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Population Mortality from NSCLC in the US Fell Sharply Due to Treatment Advances

Evaluation of population level mortality trends attributed to specific subtypes of lung cancer
19 Aug 2020
Epidemiology/Etiology/Cancer Prevention;  Lung and other thoracic tumours

A significant reduction in mortality from lung cancer in the US general population, mainly due to a rapid decline in mortality from non-small cell lung cancer (NSCLC) was reported on 13 August 2020 in The New England Journal of Medicine by Dr. Nadia Howlader of the Surveillance Research Program, Division of Cancer Control and Population Sciences, National Cancer Institute in Bethesda, MD, USA and colleagues. Population level mortality from NSCLC in the US fell sharply from 2013 to 2016, along with substantial improvement of survival after diagnosis. The analysis suggests that a reduction in incidence along with the treatment advances, in particular approval and use of targeted therapies during the study period is likely to explain the reduction in mortality observed.

The authors wrote in the study background that is important to assess trends in mortality from lung cancer according to subtype because the potential adoption of lung cancer screening coupled with reductions in smoking are likely to influence future mortality from lung cancer differentially according to histologic subtype.

Major improvements have been made in last years in NSCLC treatment with introduction in the practice of targeted therapies and immunotherapies. However, treatment for small cell lung cancer (SCLC) has shown limited improvements in efficacy in same timeframe.

To understand lung cancer mortality trends and the effect of preventive interventions as compared with treatment interventions, it is important to assess the individual contributions of NSCLC and SCLC to overall lung cancer incidence and mortality trends. Overall, mortality from lung cancer has been decreasing among men and women. However, this overall trend cannot be separated directly into subtype specific trends, because death certificates in the US do not record the cancer subtype.

To address this data limitation, the US Surveillance, Epidemiology, and End Results (SEER) Program has linked mortality records to incident cancer cases. In particular, the study team applied the incidence-based mortality method to SEER data to evaluate population level US mortality trends, according to sex, attributable to NSCLC and SCLC from 2001 through 2016. Since mortality captures the combined effects of lung cancer incidence and survival after diagnosis, they also assessed the contributions of lung cancer incidence and lung cancer specific survival to these trends. They also evaluated lung cancer incidence and survival according to cancer subtype, sex, and calendar year.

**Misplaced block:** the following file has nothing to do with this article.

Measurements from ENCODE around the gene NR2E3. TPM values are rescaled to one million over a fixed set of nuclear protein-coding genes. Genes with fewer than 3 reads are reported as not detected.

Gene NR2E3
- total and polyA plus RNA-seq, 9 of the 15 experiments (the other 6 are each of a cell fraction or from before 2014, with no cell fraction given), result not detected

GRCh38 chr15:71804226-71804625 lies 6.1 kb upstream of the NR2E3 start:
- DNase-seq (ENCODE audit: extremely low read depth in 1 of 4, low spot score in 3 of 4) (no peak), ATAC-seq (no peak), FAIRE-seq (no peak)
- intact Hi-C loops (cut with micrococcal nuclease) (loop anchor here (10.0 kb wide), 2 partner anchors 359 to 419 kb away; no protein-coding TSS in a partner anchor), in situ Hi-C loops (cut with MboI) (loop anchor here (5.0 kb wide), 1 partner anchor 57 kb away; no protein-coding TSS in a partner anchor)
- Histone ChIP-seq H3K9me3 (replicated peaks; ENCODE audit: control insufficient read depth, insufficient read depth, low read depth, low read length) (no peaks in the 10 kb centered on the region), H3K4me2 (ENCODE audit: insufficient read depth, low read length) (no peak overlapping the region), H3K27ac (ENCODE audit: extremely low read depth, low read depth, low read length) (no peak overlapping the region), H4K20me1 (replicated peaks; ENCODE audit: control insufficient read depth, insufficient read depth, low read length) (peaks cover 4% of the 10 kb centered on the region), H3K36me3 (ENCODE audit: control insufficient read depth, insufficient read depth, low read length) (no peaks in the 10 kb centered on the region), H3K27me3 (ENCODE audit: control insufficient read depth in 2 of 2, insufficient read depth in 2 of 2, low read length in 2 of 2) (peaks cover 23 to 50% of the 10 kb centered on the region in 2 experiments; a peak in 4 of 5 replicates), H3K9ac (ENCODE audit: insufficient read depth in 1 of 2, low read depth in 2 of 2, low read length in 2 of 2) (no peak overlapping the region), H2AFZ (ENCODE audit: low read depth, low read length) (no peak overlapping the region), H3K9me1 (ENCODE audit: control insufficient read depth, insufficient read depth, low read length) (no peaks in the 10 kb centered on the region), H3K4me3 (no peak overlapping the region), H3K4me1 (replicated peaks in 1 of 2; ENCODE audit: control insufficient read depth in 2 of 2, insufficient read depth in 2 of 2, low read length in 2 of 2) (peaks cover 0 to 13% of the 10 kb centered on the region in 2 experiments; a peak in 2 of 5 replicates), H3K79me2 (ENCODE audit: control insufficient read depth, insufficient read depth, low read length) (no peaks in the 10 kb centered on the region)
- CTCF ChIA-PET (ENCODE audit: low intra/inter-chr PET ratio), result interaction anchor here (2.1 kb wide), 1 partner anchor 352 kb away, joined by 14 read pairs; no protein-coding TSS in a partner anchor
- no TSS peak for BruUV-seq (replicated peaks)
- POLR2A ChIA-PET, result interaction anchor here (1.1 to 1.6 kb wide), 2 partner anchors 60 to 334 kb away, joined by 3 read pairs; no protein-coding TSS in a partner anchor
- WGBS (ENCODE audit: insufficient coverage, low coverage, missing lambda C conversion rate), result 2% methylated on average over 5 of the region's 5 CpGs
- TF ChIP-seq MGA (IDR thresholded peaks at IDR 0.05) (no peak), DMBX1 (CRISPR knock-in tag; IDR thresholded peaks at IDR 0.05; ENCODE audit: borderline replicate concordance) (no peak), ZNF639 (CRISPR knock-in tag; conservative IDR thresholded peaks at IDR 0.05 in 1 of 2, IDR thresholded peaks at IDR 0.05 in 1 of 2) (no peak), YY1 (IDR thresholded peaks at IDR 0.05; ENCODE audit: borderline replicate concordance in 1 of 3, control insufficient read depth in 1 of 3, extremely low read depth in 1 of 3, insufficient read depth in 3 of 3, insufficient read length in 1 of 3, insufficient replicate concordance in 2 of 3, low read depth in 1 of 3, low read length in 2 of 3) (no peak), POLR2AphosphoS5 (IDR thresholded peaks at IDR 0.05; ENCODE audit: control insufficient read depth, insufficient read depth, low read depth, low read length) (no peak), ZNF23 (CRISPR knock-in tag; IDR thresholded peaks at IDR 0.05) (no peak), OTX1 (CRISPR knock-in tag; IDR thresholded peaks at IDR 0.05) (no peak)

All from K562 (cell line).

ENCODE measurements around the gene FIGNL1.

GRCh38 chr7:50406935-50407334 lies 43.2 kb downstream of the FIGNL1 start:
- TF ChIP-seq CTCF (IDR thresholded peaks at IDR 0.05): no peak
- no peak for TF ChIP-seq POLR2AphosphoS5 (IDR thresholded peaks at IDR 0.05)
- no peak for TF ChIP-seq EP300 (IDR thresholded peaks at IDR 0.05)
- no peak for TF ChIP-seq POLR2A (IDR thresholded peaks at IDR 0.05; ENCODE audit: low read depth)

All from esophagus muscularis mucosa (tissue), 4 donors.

The study team found that mortality from NSCLC decreased even faster than the incidence of this subtype, and this decrease was associated with a substantial improvement in survival over time that corresponded to the timing of approval of targeted therapy.

Among men, incidence-based mortality from NSCLC decreased 6.3% annually from 2013 through 2016, whereas the incidence decreased 3.1% annually from 2008 through 2016. Corresponding lung cancer specific survival improved from 26% among men with NSCLC that was diagnosed in 2001 to 35% among those in whom it was diagnosed in 2014. This improvement in survival was found across all races and ethnic groups. Similar patterns were found among women with NSCLC.

However, mortality from SCLC declined almost entirely as a result of declining incidence, with no improvement in survival. This result correlates with limited treatment advances for SCLC in the timeframe of this study.

The authors concluded that they found a significant reduction in mortality from lung cancer in the US general population, mainly due to a rapid decline in mortality from NSCLC. They explained that the faster decreases in mortality from NSCLC as compared with the incidence of NSCLC are probably driven by improvements in survival, which are potentially driven by dissemination of targeted therapies for NSCLC. The survival benefit for patients with NSCLC treated with targeted therapy has been shown in clinical trials, but this study highlights their possible effect at the population level. The authors anticipate that incidence-based mortality methods will be valuable for evaluating trends in subtype specific mortality in the future, as additional new lung cancer treatments, as well as screening are penetrated in the population. 

Reference

Howlader N, Forjaz G, Mooradian MJ, et al. The Effect of Advances in Lung-Cancer Treatment on Population Mortality. N Engl J Med 2020;383:640-9.

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